are the opposite of democracy.

War in the old conception was temporary: the idea was explicitly that the
state of war would end, and that the normal rules of democracy would
resume once their conditions had been reestablished.  Civil liberties and
the institutions of democratic government are not entirely eliminated
during wartime; rather, they are reduced in their scope while retaining
their same overall form.  Even in conditions of total war mobilization,
clear boundaries between the military and civilian sides of society are
maintained.  But war, we are told, no longer works that way.  No such
boundaries are possible.  It follows, therefore, that "war" in the new
sense -- war with no beginning or end, no front and rear, and no
distinction between military and civilian -- is incompatible with
democracy, and not just in practice, not just temporarily, but permanently
and conceptually.  If we conceptualize war the way the defense
intellectuals suggest, then to declare war is to destroy the conditions of
democracy.  War, in this new sense, can never be justified.

In reality, the problem here does not originate with technology and the
military doctrines that respond to it.  It is in the nature of democracy
that its conditions are contested.  The conditions of democracy are
institutional, first of all, and institutions are human things.  They live
nowhere but in people's minds, and in the language, artifacts, and
practices by which people deal with one another.  Democracy, like every
institution, is something that people collectively learn to do.  It is a
skill.  Its central conditions are intellectual: people continually
reproduce the skills of democracy if they continue to believe in it.  
Democracy rests on beliefs.  Yet the beliefs at the foundation of
democracy are themselves controversial. They are reargued most visibly
when prominent legal controversies come before constitutional courts.  
But they are also reargued every time that the institutions themselves are
used.  Democracy is an institutional framework for the conduct of disputes
among organized interests, and the groundrules that this framework
provides must be interpreted and applied in the case of each dispute that
comes along.

The ideal of formal democracy as dispute within an agreed framework of
rules is taught in school, but in the real world of democracy the
combatants have fundamentally different visions of what that framework
should be.  Democrats believe that the people can and should govern
themselves, and that all institutions should be reformed to provide a high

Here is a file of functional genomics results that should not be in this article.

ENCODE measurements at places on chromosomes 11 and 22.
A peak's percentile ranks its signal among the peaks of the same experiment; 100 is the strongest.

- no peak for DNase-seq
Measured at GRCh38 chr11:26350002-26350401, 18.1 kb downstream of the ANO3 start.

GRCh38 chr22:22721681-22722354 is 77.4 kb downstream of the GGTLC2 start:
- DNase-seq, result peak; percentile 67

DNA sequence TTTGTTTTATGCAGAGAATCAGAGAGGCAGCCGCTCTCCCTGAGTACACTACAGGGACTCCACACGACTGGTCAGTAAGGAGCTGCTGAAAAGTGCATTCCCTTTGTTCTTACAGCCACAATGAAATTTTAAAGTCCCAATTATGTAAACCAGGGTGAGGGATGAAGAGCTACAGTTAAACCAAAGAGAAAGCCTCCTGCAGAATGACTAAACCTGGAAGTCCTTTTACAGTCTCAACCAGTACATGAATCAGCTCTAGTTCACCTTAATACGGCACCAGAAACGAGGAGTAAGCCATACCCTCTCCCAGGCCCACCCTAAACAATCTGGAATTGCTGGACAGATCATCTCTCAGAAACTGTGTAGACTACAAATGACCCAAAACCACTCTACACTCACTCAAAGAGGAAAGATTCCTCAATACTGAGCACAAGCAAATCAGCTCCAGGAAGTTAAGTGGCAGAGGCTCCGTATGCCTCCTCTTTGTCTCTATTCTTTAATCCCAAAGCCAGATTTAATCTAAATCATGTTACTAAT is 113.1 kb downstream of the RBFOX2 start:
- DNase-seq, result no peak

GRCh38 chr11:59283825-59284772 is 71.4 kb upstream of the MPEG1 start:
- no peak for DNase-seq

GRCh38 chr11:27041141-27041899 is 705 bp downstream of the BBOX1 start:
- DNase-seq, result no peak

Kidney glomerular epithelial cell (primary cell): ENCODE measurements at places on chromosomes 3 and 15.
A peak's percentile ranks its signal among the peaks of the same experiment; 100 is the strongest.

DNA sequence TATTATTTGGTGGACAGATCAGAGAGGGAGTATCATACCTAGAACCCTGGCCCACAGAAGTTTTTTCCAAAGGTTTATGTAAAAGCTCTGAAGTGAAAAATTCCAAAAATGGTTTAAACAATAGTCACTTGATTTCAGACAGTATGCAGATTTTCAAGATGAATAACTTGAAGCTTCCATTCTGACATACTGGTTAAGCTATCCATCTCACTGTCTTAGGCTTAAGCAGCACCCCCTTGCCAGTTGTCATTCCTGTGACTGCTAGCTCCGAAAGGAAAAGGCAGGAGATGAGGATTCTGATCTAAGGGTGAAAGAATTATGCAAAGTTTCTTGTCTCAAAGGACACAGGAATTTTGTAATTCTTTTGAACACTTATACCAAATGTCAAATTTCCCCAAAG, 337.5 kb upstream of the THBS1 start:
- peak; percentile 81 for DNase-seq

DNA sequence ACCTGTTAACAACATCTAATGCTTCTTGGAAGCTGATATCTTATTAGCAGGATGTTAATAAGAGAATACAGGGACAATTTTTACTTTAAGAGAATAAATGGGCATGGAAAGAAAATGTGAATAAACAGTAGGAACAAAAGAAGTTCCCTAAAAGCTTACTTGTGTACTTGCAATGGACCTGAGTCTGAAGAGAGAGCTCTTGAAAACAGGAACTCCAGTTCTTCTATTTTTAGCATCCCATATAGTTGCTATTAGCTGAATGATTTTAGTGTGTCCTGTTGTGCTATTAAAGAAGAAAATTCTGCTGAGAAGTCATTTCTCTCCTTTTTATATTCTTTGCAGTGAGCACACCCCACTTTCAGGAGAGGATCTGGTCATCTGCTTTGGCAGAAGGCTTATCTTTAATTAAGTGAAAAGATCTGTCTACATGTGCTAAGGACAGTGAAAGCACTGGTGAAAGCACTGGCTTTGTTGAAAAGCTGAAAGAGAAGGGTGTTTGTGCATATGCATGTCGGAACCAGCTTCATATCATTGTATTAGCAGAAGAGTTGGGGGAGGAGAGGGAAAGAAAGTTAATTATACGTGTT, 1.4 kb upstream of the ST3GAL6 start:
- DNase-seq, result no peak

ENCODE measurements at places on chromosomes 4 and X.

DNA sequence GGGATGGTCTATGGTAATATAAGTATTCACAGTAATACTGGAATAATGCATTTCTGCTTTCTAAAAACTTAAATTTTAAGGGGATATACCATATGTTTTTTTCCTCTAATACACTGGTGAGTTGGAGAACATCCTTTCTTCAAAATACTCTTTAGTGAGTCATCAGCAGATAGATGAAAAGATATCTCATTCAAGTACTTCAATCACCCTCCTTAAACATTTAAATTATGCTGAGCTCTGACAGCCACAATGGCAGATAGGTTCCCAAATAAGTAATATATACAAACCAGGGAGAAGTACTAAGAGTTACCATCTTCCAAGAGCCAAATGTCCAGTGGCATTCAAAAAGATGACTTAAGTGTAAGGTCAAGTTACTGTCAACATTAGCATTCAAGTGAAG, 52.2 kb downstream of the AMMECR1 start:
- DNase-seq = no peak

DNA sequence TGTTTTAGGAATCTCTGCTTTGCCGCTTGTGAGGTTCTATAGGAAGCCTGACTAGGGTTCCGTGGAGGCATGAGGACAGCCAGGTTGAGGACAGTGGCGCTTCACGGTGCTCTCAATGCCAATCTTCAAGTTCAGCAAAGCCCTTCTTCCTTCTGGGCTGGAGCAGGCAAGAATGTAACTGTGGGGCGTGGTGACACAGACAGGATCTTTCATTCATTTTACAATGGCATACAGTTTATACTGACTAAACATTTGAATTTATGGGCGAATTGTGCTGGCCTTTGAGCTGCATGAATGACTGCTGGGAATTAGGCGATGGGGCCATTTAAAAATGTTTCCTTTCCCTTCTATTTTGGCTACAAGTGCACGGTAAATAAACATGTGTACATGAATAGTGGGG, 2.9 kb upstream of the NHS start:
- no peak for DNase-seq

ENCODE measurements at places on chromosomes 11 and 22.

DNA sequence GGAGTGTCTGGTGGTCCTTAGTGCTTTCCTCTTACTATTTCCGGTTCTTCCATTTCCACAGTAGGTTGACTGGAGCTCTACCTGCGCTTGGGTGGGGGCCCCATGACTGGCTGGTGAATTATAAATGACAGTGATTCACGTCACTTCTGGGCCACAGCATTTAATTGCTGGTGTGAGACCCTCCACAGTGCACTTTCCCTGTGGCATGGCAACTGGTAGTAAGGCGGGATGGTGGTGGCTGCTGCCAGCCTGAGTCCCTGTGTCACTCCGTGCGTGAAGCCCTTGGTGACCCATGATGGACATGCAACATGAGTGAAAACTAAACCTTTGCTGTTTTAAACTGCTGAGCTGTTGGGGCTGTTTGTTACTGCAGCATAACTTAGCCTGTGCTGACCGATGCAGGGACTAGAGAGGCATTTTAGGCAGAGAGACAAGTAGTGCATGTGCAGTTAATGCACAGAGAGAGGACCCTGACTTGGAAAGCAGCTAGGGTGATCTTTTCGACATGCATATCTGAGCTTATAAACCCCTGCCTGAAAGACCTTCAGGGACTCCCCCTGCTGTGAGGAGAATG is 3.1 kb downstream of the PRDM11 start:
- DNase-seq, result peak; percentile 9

degree of access and participation to the people whose lives they affect.  
Conservatives, by contrast, believe that society should be organized
hierarchically and directed by a narrow elite, and that institutions
should be invested with a high degree of authority to which the people
reflexively defer.  Conservatives differ on the question of whether the
formal institutions of democracy are valuable and should be retained, but
their main emphasis is on circumscribing those institutions in both their
processes and their powers.

Conservatism has come in recent centuries to be overlaid with a liberal
philosophy whose keyword is "freedom", and the conservative movement must
continually renegotiate the borderlines between authority and freedom as
organizing principles of society.  But the freedom that conservatism
dictates is first and foremost the freedom of the market.  And
conservatism in actual practice rarely conforms to idealized pictures of
the free market, given that large business interests tend to be central to
any conservative political coalition. The longstanding tradition of
business rent-seeking under conservative rule reasserted itself from the
opening days of the Bush government, in the guise for example of subsidies
to the oil industry to promote energy development that the market was
already providing for, and we can expect that rent-seeking to intensify in
the conditions of intimate government-industry relationship that
characterize war. Business managers, after all, have a fiduciary
responsibility to return profits to their stockholders by whatever means,
whether legitimate commerce or lobbying, represents the best return on
investment, and undermining the conditions of democracy has proven a solid
investment over many years.  Libertarians who join conservative coalitions
are simply trading one form of government interference in the market for
another.

The almost inherent crisis of democracy, and the actual nature of
conservatism, become clearest in conditions of war.  The conditions of war